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City Council, April 24

Changes likely in building and zoning ordinances
Proposed annexation on Bees Ferry Road rejected
Warwick Jones

Zoning issues took up most of the discussion at yesterday’s meeting. And it is evident that as a result of flooding and other problems, some significant changes are in the works for building and zoning ordinances.

At the request of Council member Griffin, the issue of drainage of the Church Creek Basin is on the agenda of every meeting of the Committee on Public Works and Utilities. The consultant’s report and recommendations for the Basin are due shortly. Most likely, the recommendations will have application to other parts of the City, in particular James and Johns Island. And this was also the reaction to a possible moratorium on construction on Johns Island discussed at the last Committee meeting. No formal request has yet been made by the Committee for a moratorium. But is seems certain that it will be coming. And as a number of Council members noted, the changes recommended for the Basin and Johns Island should be applied throughout the City.

The Mayor has met with the Chairman of the County Council to form a group to study and implement an infrastructure plan for John Island. Last night, the Mayor noted that changes had occurred – such as severe flooding – that necessitated another look at regulations. He spoke specifically about building requirements – that the base elevation for new construction was the FEMA limit plus 1 foot. This contrasted with the County regulation of the FEMA limit plus 2 feet. Regulations needed to be updated to the new reality and the impact of tidal surges accompanying hurricanes. As Council member Wagner noted, the limit of the 100 year flood is a defining factor in construction requirements. Yet we just suffered a 1000 year flood event. The implication was something needs to be changed. He concluded that we need to look at everything.

And then there was the proposed annexation and rezoning of a 17.1 acre parcel on Bees Ferry Road. The parcel is in the County and the owners sought annexation into the County and a Limited Business classification. Normally, the passage of annexations is easy. But this one was not. It was opposed by all Council members except Council member Wagner.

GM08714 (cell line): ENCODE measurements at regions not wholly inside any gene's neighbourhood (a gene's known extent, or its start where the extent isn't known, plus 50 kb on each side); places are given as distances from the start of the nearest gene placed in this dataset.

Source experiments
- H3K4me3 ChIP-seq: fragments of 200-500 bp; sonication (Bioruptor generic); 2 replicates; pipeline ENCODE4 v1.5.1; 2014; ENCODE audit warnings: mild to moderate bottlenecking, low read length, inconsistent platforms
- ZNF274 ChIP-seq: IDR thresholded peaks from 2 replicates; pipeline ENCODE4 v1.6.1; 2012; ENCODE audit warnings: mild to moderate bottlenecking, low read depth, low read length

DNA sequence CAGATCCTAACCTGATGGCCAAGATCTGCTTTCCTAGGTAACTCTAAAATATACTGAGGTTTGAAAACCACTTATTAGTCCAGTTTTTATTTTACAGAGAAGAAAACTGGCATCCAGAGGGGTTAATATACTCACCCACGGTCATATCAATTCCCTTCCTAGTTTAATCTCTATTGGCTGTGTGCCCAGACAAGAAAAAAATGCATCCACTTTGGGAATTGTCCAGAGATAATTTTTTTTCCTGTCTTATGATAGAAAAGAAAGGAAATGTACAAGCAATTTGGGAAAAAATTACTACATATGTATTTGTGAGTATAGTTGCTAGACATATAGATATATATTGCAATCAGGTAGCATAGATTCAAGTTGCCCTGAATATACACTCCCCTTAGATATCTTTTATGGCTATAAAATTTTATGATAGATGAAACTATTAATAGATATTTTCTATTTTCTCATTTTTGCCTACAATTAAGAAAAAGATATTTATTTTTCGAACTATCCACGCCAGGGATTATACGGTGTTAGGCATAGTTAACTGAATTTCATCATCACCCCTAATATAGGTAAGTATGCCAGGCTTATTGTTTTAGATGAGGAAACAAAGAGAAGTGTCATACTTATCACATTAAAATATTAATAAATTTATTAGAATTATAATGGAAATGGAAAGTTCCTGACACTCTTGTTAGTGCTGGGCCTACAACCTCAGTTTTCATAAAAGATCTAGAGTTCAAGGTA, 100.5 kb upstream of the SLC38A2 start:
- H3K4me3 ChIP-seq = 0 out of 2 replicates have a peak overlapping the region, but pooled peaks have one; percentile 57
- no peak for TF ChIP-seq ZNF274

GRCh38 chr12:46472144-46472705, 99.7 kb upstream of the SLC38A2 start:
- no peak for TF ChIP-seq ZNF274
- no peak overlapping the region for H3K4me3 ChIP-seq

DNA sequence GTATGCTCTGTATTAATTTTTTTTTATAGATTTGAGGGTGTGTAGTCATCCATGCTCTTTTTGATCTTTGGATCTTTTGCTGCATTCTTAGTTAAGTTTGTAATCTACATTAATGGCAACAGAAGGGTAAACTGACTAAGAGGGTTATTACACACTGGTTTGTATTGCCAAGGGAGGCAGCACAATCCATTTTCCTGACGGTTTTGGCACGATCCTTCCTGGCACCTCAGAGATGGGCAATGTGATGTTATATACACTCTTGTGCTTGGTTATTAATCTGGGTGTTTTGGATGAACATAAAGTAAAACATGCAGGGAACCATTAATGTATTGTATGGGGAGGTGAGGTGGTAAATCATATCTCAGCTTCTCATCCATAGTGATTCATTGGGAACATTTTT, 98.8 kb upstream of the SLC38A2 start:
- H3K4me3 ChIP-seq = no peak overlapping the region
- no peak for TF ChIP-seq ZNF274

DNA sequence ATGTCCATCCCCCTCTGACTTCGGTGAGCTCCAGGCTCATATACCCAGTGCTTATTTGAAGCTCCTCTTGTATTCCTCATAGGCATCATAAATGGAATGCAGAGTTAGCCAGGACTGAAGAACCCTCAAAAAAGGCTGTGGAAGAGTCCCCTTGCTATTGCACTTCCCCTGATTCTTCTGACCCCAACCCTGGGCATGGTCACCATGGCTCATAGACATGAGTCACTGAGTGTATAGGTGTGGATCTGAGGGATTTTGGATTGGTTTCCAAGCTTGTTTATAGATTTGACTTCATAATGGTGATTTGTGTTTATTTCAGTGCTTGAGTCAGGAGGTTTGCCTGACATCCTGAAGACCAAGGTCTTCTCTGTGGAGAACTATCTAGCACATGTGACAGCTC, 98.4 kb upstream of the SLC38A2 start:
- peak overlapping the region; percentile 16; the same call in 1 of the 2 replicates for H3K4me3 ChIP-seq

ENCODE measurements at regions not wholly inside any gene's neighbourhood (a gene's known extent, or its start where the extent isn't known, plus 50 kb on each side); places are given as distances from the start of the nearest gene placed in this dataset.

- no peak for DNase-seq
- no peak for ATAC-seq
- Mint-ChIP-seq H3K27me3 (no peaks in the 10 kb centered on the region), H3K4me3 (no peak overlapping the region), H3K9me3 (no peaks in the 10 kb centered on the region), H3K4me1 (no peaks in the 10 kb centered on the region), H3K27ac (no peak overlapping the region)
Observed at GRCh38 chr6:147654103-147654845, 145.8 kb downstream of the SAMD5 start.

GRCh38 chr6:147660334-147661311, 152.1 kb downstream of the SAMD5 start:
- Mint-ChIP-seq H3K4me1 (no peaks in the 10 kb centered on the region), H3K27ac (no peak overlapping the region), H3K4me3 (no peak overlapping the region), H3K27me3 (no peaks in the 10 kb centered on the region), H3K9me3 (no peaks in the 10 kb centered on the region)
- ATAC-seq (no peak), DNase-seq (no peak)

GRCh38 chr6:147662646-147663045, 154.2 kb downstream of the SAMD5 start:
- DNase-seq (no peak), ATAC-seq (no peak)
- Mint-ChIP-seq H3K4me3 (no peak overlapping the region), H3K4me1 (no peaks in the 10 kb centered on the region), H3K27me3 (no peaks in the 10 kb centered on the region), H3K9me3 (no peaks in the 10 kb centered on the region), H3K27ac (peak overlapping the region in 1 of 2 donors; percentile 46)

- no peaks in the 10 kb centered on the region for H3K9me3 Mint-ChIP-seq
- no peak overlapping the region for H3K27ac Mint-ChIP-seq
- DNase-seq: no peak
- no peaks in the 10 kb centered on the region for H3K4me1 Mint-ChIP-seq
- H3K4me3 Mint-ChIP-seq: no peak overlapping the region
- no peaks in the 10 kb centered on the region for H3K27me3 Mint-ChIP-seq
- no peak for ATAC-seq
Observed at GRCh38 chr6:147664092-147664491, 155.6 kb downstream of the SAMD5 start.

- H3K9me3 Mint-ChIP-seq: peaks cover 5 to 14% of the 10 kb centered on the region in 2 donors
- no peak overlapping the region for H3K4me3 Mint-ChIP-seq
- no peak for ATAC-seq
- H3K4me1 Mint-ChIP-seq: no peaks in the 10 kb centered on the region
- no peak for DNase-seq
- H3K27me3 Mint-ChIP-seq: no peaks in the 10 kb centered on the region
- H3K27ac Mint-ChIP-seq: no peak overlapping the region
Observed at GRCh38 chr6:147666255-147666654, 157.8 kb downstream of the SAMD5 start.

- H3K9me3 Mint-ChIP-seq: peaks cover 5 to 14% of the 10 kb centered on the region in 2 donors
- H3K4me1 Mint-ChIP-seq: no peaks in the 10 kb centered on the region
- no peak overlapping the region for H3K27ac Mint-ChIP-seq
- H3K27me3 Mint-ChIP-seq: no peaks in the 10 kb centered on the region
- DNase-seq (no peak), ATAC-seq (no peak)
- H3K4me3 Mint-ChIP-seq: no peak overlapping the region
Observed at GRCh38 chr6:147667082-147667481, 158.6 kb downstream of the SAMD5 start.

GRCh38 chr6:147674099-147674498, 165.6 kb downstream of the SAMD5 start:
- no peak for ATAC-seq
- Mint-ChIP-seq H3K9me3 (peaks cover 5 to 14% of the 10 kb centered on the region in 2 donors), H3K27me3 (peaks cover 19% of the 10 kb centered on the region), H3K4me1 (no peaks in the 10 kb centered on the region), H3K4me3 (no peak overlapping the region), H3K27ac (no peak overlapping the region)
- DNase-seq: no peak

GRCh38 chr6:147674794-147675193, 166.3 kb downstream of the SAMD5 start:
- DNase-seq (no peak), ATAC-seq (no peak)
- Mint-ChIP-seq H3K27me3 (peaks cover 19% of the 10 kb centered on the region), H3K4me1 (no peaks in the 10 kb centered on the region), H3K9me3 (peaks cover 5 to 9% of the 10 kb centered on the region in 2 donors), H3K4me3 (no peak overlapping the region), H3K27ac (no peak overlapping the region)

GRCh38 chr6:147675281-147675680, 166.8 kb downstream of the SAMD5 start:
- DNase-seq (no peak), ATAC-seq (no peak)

It was not apparent from the public information but the owner, following the annexation and zoning, planned a 273 dwelling unit development. This was too much for most Council members and particularly Council member Griffin. He signaled immediately his opposition. The development would lead to impossible traffic conditions. Long Savannah and other developments will be adding some 4000 residential a units in future with very adverse consequences on traffic. Traffic on Glen McConnell is already at a standstill in peak morning hours. The proposed development was not needed and would make traffic conditions even more difficult. And besides, there was a dearth of commercial and industrial developments. These were much needed as there were few employment opportunities in the area.

Mayor Tecklenberg, who also opposed the annexation, said there was a need to make changes to the City’s Zoning definitions. He said that under those present, residential units could be built in industrial and commercial zones. He thought that definitions should be tightened to confine use to that indicated by the zoning e.g. Limited Industrial should be solely industrial. Staff is to work on the issue.